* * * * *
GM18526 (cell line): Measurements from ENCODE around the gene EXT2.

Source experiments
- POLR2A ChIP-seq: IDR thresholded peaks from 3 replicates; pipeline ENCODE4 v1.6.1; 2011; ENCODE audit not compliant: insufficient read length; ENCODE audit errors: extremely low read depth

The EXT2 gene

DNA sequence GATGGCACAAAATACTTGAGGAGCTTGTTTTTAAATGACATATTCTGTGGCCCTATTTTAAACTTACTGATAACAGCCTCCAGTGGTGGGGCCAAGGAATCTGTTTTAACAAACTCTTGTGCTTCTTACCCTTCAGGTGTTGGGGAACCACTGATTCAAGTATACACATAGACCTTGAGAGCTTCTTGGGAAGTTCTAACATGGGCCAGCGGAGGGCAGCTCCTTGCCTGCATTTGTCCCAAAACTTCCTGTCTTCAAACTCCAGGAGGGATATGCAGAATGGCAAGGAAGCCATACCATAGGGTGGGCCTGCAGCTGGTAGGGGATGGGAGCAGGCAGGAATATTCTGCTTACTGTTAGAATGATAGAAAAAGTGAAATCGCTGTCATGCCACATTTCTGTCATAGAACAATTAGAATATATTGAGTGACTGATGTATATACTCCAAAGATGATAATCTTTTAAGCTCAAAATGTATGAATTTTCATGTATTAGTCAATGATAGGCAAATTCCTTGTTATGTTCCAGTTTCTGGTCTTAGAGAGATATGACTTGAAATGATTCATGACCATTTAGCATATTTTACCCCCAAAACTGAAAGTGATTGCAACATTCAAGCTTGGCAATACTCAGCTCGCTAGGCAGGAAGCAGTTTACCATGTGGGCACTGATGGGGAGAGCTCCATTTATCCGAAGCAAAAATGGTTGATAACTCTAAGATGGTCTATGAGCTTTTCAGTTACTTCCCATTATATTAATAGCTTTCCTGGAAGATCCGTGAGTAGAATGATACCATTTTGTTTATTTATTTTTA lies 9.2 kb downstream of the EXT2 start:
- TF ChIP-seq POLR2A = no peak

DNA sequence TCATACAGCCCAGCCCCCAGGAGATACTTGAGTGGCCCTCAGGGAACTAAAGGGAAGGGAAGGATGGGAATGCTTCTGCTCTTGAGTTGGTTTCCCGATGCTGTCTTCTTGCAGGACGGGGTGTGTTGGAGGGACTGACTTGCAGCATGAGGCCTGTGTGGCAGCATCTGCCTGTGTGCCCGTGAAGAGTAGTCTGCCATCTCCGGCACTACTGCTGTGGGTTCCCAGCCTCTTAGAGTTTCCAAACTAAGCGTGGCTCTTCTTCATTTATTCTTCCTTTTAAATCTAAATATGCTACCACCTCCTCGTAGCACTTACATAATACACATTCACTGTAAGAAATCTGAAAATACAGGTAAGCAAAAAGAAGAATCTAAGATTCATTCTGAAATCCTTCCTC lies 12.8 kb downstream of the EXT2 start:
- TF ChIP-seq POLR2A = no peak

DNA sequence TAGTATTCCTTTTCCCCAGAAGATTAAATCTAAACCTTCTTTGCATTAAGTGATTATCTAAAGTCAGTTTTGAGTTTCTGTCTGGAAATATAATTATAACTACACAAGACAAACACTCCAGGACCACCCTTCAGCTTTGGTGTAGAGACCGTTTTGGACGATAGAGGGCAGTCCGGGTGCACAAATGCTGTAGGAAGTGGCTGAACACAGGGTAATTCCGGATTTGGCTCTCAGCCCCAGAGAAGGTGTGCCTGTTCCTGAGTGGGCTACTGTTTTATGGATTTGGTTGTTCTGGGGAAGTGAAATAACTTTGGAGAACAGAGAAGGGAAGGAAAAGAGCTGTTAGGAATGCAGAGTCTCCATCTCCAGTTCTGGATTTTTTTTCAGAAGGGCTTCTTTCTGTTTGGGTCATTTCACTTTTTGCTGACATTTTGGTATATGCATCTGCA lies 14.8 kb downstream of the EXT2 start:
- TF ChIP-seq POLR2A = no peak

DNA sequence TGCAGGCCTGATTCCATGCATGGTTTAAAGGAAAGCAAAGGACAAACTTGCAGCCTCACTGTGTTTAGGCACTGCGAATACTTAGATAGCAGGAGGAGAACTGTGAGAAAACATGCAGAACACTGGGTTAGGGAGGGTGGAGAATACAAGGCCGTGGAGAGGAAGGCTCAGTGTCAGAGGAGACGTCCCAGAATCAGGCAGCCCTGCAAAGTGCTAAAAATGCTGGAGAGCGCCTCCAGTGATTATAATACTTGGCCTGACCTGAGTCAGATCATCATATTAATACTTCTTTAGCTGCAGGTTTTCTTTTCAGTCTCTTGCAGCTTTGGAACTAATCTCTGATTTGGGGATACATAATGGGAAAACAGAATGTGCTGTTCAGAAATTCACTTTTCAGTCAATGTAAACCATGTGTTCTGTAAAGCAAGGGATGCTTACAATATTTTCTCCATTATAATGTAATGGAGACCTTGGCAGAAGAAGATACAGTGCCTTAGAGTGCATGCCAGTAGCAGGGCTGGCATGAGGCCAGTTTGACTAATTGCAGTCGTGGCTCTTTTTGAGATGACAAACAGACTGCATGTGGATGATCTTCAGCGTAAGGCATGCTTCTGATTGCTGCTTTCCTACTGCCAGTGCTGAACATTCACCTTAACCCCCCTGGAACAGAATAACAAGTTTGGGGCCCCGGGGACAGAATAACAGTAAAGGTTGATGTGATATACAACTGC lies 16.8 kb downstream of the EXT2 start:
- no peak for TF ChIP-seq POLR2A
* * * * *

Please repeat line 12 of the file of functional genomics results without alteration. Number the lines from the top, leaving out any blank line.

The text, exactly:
- no peak for TF ChIP-seq POLR2A